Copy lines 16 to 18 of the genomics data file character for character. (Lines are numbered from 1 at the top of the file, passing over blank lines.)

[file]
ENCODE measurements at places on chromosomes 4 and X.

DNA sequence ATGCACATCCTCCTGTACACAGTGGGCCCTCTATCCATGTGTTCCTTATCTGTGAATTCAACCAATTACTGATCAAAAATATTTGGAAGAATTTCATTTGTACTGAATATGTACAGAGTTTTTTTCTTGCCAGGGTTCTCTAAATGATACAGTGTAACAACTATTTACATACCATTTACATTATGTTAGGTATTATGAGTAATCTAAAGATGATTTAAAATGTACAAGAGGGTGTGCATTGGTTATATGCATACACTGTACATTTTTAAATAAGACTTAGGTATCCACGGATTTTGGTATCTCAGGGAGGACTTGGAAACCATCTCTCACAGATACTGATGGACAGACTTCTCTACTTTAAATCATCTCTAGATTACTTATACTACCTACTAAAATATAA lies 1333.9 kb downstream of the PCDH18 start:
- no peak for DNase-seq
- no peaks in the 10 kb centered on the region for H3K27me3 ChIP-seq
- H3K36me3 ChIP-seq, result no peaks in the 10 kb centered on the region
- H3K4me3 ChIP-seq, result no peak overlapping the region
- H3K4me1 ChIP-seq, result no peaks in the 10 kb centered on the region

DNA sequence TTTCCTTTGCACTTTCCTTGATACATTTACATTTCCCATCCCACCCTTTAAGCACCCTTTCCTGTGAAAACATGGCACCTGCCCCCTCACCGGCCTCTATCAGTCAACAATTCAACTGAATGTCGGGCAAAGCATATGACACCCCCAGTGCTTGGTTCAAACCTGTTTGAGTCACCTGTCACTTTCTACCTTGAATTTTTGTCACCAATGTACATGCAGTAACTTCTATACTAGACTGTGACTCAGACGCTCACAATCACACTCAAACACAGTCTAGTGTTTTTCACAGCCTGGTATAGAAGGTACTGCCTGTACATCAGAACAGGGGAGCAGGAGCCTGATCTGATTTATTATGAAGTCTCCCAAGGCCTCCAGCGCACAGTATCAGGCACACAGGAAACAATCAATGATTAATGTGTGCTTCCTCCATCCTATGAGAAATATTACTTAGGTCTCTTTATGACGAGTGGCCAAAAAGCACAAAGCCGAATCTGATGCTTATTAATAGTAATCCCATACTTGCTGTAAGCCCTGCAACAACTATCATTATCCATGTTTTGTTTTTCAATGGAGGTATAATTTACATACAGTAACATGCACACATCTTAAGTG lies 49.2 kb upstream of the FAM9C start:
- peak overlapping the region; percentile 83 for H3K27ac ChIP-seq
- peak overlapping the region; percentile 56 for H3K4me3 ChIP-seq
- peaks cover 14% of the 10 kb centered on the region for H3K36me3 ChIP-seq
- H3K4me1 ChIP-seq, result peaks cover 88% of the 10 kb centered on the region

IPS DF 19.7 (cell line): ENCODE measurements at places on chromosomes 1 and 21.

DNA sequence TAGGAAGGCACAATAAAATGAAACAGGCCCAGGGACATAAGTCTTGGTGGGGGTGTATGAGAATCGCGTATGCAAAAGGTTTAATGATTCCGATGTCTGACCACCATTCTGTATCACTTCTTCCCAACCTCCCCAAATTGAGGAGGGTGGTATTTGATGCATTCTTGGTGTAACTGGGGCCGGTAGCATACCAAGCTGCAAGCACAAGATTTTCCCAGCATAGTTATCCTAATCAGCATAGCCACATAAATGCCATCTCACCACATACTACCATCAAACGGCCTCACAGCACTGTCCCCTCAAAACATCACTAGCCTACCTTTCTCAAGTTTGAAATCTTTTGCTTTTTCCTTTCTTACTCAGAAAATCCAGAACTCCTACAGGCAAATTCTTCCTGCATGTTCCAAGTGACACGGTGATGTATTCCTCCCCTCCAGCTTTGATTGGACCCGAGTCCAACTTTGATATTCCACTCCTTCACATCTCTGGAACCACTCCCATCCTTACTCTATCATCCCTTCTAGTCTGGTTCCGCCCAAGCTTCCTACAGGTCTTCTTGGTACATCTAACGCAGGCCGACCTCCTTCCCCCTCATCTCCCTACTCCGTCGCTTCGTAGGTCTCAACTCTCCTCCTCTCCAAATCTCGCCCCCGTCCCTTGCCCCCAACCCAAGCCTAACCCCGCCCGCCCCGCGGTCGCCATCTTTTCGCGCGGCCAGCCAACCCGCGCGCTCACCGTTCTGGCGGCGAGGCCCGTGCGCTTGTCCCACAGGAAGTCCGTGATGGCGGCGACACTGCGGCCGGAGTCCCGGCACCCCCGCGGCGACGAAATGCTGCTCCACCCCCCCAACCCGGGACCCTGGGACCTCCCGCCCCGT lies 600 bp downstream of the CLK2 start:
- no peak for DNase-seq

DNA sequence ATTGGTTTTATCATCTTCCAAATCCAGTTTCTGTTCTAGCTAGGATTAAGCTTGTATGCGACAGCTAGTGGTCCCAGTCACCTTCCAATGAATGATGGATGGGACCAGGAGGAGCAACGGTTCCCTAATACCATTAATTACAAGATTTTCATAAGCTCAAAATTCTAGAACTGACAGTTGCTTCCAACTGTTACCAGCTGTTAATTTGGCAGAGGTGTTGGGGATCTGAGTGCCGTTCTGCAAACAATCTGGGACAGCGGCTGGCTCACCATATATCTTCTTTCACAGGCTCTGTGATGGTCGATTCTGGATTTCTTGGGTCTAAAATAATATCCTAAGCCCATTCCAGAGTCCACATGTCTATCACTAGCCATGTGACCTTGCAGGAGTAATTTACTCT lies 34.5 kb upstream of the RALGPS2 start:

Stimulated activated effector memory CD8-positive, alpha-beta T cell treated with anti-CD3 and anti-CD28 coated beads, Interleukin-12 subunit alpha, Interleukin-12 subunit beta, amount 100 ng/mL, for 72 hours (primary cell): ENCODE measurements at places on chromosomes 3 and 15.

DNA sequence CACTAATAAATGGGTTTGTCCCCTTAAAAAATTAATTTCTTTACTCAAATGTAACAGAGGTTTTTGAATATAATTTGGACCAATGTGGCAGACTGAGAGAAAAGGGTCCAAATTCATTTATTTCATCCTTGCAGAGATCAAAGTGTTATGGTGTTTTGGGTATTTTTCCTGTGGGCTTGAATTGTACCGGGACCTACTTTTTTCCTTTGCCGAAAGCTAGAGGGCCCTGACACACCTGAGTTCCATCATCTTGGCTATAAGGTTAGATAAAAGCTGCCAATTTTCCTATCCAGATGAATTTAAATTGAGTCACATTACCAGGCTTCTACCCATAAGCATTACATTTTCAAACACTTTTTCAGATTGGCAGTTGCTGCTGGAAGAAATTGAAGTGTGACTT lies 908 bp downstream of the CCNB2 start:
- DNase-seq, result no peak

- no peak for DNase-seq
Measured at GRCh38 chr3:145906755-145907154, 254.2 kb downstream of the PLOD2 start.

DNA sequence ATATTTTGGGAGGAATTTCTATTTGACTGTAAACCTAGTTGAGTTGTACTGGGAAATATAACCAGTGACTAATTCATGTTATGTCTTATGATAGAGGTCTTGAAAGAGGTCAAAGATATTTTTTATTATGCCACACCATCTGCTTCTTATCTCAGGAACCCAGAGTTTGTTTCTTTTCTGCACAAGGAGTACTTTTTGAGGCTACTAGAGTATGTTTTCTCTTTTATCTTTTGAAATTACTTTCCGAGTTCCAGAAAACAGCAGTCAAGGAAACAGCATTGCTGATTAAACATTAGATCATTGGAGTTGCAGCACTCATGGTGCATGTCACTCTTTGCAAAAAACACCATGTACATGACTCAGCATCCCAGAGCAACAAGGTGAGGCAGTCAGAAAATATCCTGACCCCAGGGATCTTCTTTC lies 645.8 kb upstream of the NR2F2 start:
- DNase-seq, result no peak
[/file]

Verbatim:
DNA sequence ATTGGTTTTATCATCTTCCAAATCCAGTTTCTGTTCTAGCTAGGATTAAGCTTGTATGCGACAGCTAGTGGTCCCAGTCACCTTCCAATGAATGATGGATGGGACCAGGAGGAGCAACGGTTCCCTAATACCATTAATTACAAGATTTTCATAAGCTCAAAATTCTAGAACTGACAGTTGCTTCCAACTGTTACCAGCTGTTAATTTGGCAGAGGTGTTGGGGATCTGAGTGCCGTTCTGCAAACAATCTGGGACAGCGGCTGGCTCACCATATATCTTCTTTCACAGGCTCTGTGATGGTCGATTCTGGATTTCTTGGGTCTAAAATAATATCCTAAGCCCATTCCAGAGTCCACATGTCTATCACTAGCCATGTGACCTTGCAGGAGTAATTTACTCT lies 34.5 kb upstream of the RALGPS2 start:

Stimulated activated effector memory CD8-positive, alpha-beta T cell treated with anti-CD3 and anti-CD28 coated beads, Interleukin-12 subunit alpha, Interleukin-12 subunit beta, amount 100 ng/mL, for 72 hours (primary cell): ENCODE measurements at places on chromosomes 3 and 15.

DNA sequence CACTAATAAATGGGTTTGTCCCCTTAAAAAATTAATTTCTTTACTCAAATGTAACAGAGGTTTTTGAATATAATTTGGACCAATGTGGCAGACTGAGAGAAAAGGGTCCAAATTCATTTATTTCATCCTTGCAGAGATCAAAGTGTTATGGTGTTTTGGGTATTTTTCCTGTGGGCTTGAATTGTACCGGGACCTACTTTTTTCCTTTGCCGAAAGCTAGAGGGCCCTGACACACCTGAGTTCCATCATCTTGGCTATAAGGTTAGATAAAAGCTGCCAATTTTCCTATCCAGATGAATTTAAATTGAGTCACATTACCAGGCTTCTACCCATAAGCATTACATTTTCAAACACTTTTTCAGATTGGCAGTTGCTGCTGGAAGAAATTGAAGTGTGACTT lies 908 bp downstream of the CCNB2 start: